“It was found that corn is the staff of life of the crow. It eats more corn than anything else. It eats is at planting time which is a great annoyance to the farmer, but the harm it does can be mended by replanting. It eats it at the roasting ear stage, causing must to spoil that it does not devour. It steals corn form the shock. It eats much corn that is left in the field and otherwise wasters. It is guilting of material injury to the corn crop. In places this amounts to destruction.
But just here was found some important evidence for the defense. In the stomachs of these crows were found many insects. They eat many May beetles and the white grubs from which they grow, and these are crop destroyers. They eat great quantities of grasshoppers and there is always a race between grasshoppers and grass to see which will survive. Caterpillars are the great leaf eaters, and ti as found that these mushy fellows were a favorite baby food of the crows. They feed their youngsters great quantities of them. Every little crow east three times its weight in caterpillars during the time it is in the next.
Thus the question arises as to whether the insect eating of the crow does not do the farmer as much good as its corn stealing does harm It is estimated that it probably does, but unfortunately, while the benefits are general, the losses all fall on the corn farmer. Corn farmers are justified in idling crows by gun or poison wherever they can.
The stomachs showed that crows occasionally eat eggs and chicks from the barn yard. They do eat the eggs and young of song birds, birds that are themselves insect eaters. This is a loss to man.
Set over against this is the fact, proven by the stomachs, that the crow is an enemy pf rodents, eats many small mice and rats, and many young rabbits. Here, again, is a service to man, for the rodents do much damage.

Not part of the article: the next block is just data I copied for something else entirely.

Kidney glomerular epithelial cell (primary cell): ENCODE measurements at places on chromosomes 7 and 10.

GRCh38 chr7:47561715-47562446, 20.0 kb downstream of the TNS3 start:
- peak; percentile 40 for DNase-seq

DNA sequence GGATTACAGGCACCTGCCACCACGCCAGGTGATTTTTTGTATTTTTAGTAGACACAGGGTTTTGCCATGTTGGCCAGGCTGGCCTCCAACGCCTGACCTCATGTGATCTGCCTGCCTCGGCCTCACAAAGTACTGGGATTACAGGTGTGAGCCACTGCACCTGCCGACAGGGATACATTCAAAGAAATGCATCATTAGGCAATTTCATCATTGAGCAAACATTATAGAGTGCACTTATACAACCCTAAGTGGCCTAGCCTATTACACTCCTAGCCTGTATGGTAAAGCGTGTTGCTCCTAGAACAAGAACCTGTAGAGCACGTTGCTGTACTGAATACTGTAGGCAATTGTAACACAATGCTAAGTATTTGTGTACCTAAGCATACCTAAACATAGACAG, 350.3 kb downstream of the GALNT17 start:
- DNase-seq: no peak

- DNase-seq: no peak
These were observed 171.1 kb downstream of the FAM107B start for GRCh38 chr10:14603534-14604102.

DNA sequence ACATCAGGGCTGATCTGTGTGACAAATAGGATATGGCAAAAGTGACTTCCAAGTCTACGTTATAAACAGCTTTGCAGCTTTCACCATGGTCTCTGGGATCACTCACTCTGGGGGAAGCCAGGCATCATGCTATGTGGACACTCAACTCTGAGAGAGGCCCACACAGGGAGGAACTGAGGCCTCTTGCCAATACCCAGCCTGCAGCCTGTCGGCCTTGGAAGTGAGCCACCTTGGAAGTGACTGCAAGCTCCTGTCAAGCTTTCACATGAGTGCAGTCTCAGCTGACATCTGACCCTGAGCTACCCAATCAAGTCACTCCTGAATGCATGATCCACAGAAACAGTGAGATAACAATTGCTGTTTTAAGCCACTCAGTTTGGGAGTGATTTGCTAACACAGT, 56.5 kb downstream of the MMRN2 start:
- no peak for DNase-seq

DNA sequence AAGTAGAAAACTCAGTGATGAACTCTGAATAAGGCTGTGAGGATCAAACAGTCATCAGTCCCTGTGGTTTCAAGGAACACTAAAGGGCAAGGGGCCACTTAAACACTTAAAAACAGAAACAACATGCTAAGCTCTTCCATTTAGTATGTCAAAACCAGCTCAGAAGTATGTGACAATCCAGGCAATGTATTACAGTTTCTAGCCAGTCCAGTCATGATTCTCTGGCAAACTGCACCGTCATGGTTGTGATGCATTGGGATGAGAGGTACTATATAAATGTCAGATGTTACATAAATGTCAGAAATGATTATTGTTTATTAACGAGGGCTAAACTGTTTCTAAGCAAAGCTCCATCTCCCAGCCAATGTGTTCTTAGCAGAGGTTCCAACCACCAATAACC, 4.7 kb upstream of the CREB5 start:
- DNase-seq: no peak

After reading all of that I was curious to see if the book considered the hawk a friend or foe. Turns out all hawks and eagles are considered friends…except for my hawk:
“The three villain hawks that deserve death are the cooper hawk, the goshawk, and the sharp-shinned hawk. These the farmer should shoot on sight. They are active, swift-flying hawks, that hang about the woodlands, hide themselves in the thick branches, dart forth with great speed, and seize the small chickens. The habits are different thfrom those of the hawks of the open. They are sly. They work under cover.”
Hawks weren’t added to the Migratory Bird Treaty Act until 1972, thirty-two years after the book was written. I couldn’t shoot a bird anyway even if it was trying to eat my chickens.
About that spirit animal thing….when I was sick years back there were always two huge ravens that hung around my bedroom window. They greeted me in the driveway every time I came home from chemotherapy. They were at least 18 inches tall and had this funny little skip and bounce. I could hear them during the afternoon on the flat roof above my bed. When I finally had the strength to go up on the roof again I found that they’d collected rocks, pebbles, nut shells and other odds and ends up there. That’s when I first took an interest in them.
Crows are supposed to be an omen of change, they are a reminder to let go of old thinking and be willing to embrace new ways of looking at the world. I can’t think of a better messenger.
I’ve learned so much from the way of animal medicine…seeing an animal, finding a feather or footprint in my path is always a reminder of something. It’s definitely how I’ve stayed grounded and open to uncertainty the past few years. It’s all so interesting and healing at the same time. This is from a favorite book of mine:
[Animal Medicine] is anything that improves one’s connection to the Great Mystery and to all life. This would include the healing of body, mind, and of spirit. This medicine is also anything that brings personal power, strength, and understanding.
Our fellow creatures, the animals, exhibit patterns that will relay these message of healing to anyone astute enough to observe their lessons on how to live. The precious gifts of true medicine are free. Each lesson is based on one major idea or concept and, for the sake of simplicity, each animal has been assigned one of these lessons. In reality, each animal in creation has hundreds of lessons to impart, and all of those lessons are powers that can be called upon. – Medicine Cards: The Discovery of Power Through the Ways of Animals
When mike and I raised chickens, the most welcomed sound each day were our crows! Indeed they protected our kids and we never lost a single chick from the many hawks! Thanks for sharing your story today!